I love my job at the Paris Las Vegas, which is my home away from home. As an Eiffel Tower ambassador, I escort guests and visitors as they take the elevator to the top of the hotel’s 46-story tower, where I like to point out the local attractions and help people find the best spots for taking photos. The mountain range you can see from the tower is the Sierra Nevada. It’s 400 miles long. On the base of the mountain outside Vegas is an area called Summerlin. It’s named after Howard Hughes’ grandmother.
More than 40 million people come to Las Vegas every year from all around the world. In the United States, we are second only to New York City, even though the Strip is only 4.2 miles long. Most visitors here stay three or four days and spend $500 minimum. As for me, I visited Vegas 35 years ago—and never left. I have Asperger’s, and at the time, I didn’t know what I wanted to do with my life. But I found my calling here.
Surviving childhood challenges
I was first diagnosed with Asperger’s when I was six years old. I would later be diagnosed twice more, by two different doctors, when I was 12 and 51 years old. My father is an “Aspie,” my son has autism, and my nephew and niece have eidetic, or photographic, memories. Now that I know a lot more about Asperger’s, it has answered a lot of family questions and helps me understand more about my father and my son.
As a child growing up in Compton, California, I was shy and loved to read and recite facts. This sometimes made me a target for bullies. One of the biggest challenges I faced as a child and teenager was communicating with others. I couldn’t comprehend what was coming out of a person’s mouth when talking with them. Now I know that challenges with social interaction and communication are very common for people with Asperger’s, but back then, I didn’t really understand as much about Asperger’s or how it affected me.
Having a family that stayed closely knit helped a lot. Still, I didn’t understand the bullying, and it was a terrible time in my life. I changed schools often because of it and because the teachers had no idea how to teach people like me at that time.
My Vegas journey
I arrived in Las Vegas for good on August 2, 1984, when I was in my 20s. I had visited the city before, but this time, my sister had asked if I could help her move to her new apartment, as she’d just landed a job at the Four Queens Resort and Casino. It was supposed to be a quick, one-night trip.
Since my brother and late grandfather are both named Caesar, I asked my sister if we could go in the building with their name on it on our way back to California. So, we went into Caesars Palace, and I watched a guest win a small jackpot. I was so excited for that guest! Then, a Caesars Palace employee asked me if this was my first time in the hotel. I excitedly responded yes and that this was also the first time I had ever watched anyone hit a jackpot before. The employee kindly told me that I would be a great addition to the company, and I applied right then. I’ve been here ever since. It’s been 35 years and counting!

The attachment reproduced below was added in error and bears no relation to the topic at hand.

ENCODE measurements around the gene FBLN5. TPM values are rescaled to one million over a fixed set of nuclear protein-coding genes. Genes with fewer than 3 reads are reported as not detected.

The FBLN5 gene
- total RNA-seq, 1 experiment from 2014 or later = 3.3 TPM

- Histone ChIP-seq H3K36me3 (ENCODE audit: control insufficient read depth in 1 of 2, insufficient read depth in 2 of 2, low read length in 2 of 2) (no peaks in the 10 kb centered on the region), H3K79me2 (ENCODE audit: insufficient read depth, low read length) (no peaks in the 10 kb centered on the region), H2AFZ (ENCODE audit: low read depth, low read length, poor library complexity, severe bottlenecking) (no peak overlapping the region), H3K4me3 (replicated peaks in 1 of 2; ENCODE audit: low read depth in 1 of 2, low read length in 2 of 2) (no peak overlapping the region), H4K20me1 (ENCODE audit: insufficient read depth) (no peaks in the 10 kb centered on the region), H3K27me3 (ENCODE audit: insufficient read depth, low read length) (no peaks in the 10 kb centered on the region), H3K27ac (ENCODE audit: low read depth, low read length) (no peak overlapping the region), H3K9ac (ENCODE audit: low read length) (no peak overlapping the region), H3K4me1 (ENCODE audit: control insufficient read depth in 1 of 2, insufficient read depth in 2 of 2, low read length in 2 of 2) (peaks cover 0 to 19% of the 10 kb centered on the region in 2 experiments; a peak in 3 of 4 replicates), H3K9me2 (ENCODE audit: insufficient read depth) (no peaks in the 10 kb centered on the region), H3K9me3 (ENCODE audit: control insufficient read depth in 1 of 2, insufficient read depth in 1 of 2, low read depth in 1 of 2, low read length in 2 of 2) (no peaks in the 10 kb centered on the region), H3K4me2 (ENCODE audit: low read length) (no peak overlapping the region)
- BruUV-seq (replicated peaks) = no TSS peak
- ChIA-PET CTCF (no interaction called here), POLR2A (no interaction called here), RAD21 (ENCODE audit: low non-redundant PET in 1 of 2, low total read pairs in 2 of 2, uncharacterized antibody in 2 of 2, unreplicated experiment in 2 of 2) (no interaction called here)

Learning to use my strengths
Courtesy Eiffel Tower Viewing Deck at Paris Las Vegas
When I first arrived in Vegas, people didn’t know as much about Asperger’s as they do now, and some people didn’t understand me or see how I could be an asset at work, especially since I didn’t really talk much at first. I really like helping people, but it took me a while to get comfortable with the public and talking to so many people every day. I have a problem with change in everyday life, especially when interacting with people who are different from me. I tend to overthink, and a lot of times, I think it’s me. But I like to memorize facts, and that really helps in my job because people love to learn all of the interesting things about Vegas.
Everyone is different, and everyone has a gift. It took me more than 50 years to realize that I am different. I didn’t understand when people would say that before. Now, I tell people to just be yourself, to be kind, and to try to make a difference in somebody’s life. I can’t believe a couple of years ago I was considered a quiet person. Now I’ve discovered that I am a mouthpiece! I definitely love what I do, but I am still trying to look directly at guests, and it still makes me a little nervous.
Every day is an adventure
I love coming to work. The excitement! The people! How many people can say that they get to meet people from all around the world every day? Not many. Las Vegas is unique, and I treat it as such. Every day when I clock in, I feel it’s time for me to perform for and entertain the guests. I love when I learn something new because I can’t wait to share the information with others. For example, Howard Hughes checked into the Desert Inn on November 27, 1966. He wanted a penthouse, but they told him all of the penthouses were booked for the upcoming holidays. They would only let him stay for ten days. But after those ten days, he wouldn’t move. He bought the hotel for $13.6 million. Then he bought the Silver Slipper next door.
The largest jackpot ever hit in Vegas was in March 2003. A software engineer from L.A. took a hundred dollar bill and hit for $39,713,982. Almost $40 million! But there are still lots of things I don’t know about Vegas. It’s easy to stump me—just ask me about the timeshares. There are so many in Las Vegas, but I haven’t been able to learn much about them yet, as the information isn’t as readily available.
It’s hard to say if retiring is on the horizon for me. I feel that all the years I spent being somewhat mum enables me to add a lot more years. I don’t really know what the future holds for me, as tomorrow is not promised to anyone, but I will continue to enjoy my work while I’m there.
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